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Old February 2, 2002, 07:50 PM   #1
foxfire
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hammer 'n sickle and the Czar's eagle crest

Bought an old Mosin-Nagant M91/30 rifle the other day.
On the hex receiver, dated 1931, are both the hammer and sickle as well as the Czar's eagle crest.
Thought that the Bolsheviks went out of their way to remove all traces of the Russian first family.
That would have included markings on all firearms.
What gives?

Is this an elaborate hoax, or a semi-rare item?
Surely there must be literally thousands of similiar rifles out there in private hands.
Aren't there?

Any help or advice is greatly appreciated.




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Old February 3, 2002, 04:38 AM   #2
Harley Nolden
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Nagants

many nagants were captured and retained by Germany and Austria/Hungary, and were issued to their troops. This may be one of those possibly.

HJN
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Old February 3, 2002, 05:57 AM   #3
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Thanks for your reply Harley.

Where it wound up after it left Russian soil is a moot point now.
I'm wondering how it managed to survive intact in the first place.

What about its short history after leaving re-arsenalled, yet undetected, from Ishevsk in 1931, not to mention "escaping" the inspections from Bolshevik leaders who probably would have instantly shot anyone found with it in their possession?
The Bolsheviks at the time were simply trying to solidify their control, and eradicate all remnants of the Romanov legacy.

If I remember correctly, Russia was not involved in any major conflicts during the early 1930s.
Had it been made, say 10 years later at the height of the 'Great War', when arms and men were just thrown randomly and recklessly to stop the German advance (the opening scene of Enemy at the Gates comes to mind) , then I could see how it might have "slipped" thru.

I'm not trying to make a mountain out of a molehill.
I said in my earlier post - there are probably quite a few of these "mis-matched" M91/30s out there in captivity.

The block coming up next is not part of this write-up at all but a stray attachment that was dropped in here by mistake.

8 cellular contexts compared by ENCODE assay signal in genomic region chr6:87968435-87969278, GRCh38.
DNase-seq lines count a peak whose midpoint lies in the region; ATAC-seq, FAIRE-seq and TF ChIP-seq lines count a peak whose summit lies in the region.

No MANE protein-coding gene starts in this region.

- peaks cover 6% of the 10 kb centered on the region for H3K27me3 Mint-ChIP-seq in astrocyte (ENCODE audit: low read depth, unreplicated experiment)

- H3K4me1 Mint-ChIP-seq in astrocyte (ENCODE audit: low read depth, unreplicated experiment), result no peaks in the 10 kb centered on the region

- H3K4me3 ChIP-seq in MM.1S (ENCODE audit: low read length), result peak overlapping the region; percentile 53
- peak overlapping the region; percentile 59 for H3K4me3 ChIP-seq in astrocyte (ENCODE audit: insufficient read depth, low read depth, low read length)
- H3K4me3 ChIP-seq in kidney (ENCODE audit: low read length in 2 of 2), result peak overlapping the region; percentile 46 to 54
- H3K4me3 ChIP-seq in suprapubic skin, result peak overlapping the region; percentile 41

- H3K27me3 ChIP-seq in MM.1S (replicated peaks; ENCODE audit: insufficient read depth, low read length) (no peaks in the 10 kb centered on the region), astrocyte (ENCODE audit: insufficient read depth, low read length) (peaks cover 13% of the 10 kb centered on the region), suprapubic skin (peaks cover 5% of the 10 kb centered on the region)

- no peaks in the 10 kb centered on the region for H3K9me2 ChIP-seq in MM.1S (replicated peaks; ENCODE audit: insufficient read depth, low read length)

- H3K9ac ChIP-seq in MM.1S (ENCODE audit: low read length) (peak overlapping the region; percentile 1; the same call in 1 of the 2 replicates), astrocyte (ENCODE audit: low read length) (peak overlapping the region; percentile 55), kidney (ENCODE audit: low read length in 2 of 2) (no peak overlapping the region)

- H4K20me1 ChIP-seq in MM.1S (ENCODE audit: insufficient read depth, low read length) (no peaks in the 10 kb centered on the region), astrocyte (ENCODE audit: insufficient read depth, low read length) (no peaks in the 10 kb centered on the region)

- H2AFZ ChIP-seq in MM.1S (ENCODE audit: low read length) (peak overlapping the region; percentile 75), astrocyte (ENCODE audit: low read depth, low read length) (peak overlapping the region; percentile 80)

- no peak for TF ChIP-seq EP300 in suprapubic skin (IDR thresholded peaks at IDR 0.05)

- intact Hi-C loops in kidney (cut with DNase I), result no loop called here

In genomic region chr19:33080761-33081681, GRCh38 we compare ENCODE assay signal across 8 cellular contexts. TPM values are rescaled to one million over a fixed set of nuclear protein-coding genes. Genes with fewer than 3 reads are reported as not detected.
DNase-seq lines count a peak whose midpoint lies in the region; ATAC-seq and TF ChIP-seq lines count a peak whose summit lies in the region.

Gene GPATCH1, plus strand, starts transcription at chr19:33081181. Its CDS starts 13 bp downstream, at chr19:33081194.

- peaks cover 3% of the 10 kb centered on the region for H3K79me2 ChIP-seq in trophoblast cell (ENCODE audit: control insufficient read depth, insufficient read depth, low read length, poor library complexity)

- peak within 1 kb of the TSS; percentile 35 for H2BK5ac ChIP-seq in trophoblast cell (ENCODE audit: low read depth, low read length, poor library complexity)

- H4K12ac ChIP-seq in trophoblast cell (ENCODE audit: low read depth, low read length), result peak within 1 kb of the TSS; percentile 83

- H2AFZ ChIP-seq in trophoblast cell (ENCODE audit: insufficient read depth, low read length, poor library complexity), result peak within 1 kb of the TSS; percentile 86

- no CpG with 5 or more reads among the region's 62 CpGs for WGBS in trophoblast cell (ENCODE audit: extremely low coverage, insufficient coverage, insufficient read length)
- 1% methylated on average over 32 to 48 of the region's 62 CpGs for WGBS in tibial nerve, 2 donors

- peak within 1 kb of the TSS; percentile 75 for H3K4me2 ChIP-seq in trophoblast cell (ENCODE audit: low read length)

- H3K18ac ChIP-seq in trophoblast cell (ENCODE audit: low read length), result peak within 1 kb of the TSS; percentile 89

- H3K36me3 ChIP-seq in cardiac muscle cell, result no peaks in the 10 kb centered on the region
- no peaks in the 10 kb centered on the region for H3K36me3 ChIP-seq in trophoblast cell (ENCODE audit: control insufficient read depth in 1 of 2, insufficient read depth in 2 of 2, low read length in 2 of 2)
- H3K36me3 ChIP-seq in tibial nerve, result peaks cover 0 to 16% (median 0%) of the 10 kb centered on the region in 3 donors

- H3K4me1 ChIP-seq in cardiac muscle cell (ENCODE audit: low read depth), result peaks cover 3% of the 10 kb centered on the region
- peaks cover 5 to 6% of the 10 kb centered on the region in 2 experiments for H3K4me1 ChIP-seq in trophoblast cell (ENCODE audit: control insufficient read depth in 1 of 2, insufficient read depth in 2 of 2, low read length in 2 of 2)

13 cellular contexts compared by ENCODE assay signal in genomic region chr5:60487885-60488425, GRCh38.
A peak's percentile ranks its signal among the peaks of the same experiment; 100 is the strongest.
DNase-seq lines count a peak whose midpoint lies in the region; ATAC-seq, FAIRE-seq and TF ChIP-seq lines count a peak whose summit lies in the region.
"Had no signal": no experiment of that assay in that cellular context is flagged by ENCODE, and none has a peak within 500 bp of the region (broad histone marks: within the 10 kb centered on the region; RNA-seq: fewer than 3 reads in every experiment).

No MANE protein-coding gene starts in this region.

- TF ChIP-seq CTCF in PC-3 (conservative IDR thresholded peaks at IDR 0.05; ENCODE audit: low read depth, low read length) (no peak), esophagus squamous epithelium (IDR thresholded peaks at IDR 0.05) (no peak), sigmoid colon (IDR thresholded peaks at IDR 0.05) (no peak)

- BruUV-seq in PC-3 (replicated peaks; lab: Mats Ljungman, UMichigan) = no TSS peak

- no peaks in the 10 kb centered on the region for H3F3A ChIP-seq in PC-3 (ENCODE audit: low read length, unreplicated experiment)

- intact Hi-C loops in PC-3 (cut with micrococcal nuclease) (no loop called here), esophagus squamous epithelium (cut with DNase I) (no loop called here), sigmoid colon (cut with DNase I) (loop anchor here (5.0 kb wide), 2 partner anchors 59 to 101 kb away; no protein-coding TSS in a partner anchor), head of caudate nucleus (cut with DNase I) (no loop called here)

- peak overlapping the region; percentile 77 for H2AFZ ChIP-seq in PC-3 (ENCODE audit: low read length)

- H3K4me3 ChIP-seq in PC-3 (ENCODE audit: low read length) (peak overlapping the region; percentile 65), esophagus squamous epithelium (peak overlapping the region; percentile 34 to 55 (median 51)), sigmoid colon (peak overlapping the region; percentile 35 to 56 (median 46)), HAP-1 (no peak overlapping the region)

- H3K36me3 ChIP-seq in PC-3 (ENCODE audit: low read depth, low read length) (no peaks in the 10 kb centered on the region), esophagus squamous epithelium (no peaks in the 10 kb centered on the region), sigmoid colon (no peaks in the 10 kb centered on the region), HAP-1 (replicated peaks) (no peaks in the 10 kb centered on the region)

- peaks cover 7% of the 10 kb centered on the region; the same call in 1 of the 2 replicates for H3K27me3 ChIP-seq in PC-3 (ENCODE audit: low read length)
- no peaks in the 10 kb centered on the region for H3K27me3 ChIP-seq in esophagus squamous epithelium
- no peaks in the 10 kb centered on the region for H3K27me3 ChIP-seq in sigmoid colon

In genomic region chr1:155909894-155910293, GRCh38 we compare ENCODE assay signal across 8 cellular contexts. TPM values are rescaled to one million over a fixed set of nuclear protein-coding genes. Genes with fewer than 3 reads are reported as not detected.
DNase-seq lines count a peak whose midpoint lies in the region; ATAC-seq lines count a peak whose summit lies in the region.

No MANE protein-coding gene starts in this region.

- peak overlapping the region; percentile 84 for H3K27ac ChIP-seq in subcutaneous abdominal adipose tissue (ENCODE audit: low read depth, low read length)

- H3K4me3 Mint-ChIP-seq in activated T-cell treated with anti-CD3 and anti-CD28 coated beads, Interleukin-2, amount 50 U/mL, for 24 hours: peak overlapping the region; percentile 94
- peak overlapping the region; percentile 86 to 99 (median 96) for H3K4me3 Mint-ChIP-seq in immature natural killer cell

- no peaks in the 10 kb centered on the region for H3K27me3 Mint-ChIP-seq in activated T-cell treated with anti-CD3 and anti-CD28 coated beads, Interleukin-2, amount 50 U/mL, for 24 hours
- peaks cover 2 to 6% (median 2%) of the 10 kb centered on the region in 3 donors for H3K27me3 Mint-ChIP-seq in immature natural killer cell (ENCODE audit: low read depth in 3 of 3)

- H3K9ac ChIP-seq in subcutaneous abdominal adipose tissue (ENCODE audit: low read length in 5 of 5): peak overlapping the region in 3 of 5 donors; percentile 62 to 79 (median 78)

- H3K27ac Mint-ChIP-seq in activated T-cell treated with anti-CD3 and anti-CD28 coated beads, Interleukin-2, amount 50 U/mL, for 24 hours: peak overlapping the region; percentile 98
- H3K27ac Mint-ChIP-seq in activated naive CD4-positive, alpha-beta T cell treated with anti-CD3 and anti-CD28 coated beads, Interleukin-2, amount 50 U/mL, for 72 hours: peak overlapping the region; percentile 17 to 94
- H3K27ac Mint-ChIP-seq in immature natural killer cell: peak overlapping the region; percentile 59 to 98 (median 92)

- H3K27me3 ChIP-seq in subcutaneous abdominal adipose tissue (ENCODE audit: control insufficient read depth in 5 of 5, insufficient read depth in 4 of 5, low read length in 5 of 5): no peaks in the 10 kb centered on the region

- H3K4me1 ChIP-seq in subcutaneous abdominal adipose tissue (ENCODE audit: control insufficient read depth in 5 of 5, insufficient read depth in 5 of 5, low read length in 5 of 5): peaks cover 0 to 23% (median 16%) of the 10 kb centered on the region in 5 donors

I just have one of them.
But I'm curious as to why Lapkin, Gebhardt, et al, haven't written anything about this variation.

Maybe truth is stranger than fiction.




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Old February 3, 2002, 08:23 AM   #4
Walt Sherrill
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I asked for you on the Curio & Relics list, where there are various experts, including folks very knowledgeable of the M-N line. Here's the only response I've gotten, so far.

"Walt:

During the early 30's the Russians still had a nest egg of older receivers.

Have your friend check the tang date to see if it is older. If this is the case, the hammer and sickle is probably on the barrel and the Eagles on the receiver(pre revolution receiver). The Eagles may be peened rather than scrubbed. In this case the eagles would have an indent over them, sort of compacting them into the receiver giving it a distorted look. Or, of course, a "comrade" may have just missed it and finished his life feeding polar bears in Siberia. :-)

Sam"

If you'd like to know more about the C-R list, go to www.Cruffler.com
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Old February 3, 2002, 11:35 AM   #5
foxfire
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Thanks for your help Walt.

Update:

I posted this same question on 3 other boards.
Since late last night and into this morning, I've already received responses from 9 different individuals who claim to not only have seen similiary marked M-Ns, but own at least one each.
So I was right in thinking that there were/are quite a few laying about. Bet that I haven't heard from the last of them either.

Still, it makes you wonder why the Bolsheviks were so careless.



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Old February 5, 2002, 12:41 AM   #6
James K
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I have seen many pre-revolution Russian weapons with the eagle intact. I don't think the new rulers cared too much about the markings on the gun as long as the guy carrying it was loyal.

Jim
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Old February 5, 2002, 06:34 AM   #7
foxfire
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Thanks Jim.
I appreciate your insight.




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Old February 8, 2002, 12:50 AM   #8
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Not uncommon at all

I have seen M-N 91's with the Czarist eagle, then a German WW1 era capture proof (crown over V), then a Finnish SA mark (The Germans gave them to their ally Finland in WW2) and then the hammer & sickle from when they were re-captured, one war later, from the Finns and reissued by the Soviets in WW2. Nobody back then seemed to worry about existing marks at all. Ain't European history grand? Those guns have shot at almost EVERYBODY!
In fact, one of them was a scoped sniper rifle that was a Viet Nam bring-back! Now there is a gun with history. The ball on the bolt handle was splashed open into a crater where it had been hit with a 5.56 round. That must have been exciting for the sniper when that happened.
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Old February 8, 2002, 06:16 AM   #9
foxfire
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Thanks TexasVet

It seems that Russian firearms "get/got around" more than anyone else.
Witness the AKs and SKSs, etc.

and when the 'wall' came tumblin' down, the flood gates really
opened up!




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